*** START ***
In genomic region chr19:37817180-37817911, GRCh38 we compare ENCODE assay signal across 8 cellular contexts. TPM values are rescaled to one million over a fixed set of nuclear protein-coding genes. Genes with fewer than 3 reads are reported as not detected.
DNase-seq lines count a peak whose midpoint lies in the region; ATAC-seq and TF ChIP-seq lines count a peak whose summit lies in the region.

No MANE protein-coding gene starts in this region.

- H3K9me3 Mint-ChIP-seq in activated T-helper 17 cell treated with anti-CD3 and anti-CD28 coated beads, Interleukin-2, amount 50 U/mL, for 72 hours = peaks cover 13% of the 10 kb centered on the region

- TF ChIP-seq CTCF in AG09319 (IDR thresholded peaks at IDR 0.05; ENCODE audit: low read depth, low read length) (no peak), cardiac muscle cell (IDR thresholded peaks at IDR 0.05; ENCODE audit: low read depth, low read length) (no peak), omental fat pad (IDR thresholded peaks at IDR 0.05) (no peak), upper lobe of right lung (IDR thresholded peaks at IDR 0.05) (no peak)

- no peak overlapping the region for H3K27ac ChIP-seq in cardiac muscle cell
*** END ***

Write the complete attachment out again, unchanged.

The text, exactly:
In genomic region chr19:37817180-37817911, GRCh38 we compare ENCODE assay signal across 8 cellular contexts. TPM values are rescaled to one million over a fixed set of nuclear protein-coding genes. Genes with fewer than 3 reads are reported as not detected.
DNase-seq lines count a peak whose midpoint lies in the region; ATAC-seq and TF ChIP-seq lines count a peak whose summit lies in the region.

No MANE protein-coding gene starts in this region.

- H3K9me3 Mint-ChIP-seq in activated T-helper 17 cell treated with anti-CD3 and anti-CD28 coated beads, Interleukin-2, amount 50 U/mL, for 72 hours = peaks cover 13% of the 10 kb centered on the region

- TF ChIP-seq CTCF in AG09319 (IDR thresholded peaks at IDR 0.05; ENCODE audit: low read depth, low read length) (no peak), cardiac muscle cell (IDR thresholded peaks at IDR 0.05; ENCODE audit: low read depth, low read length) (no peak), omental fat pad (IDR thresholded peaks at IDR 0.05) (no peak), upper lobe of right lung (IDR thresholded peaks at IDR 0.05) (no peak)

- no peak overlapping the region for H3K27ac ChIP-seq in cardiac muscle cell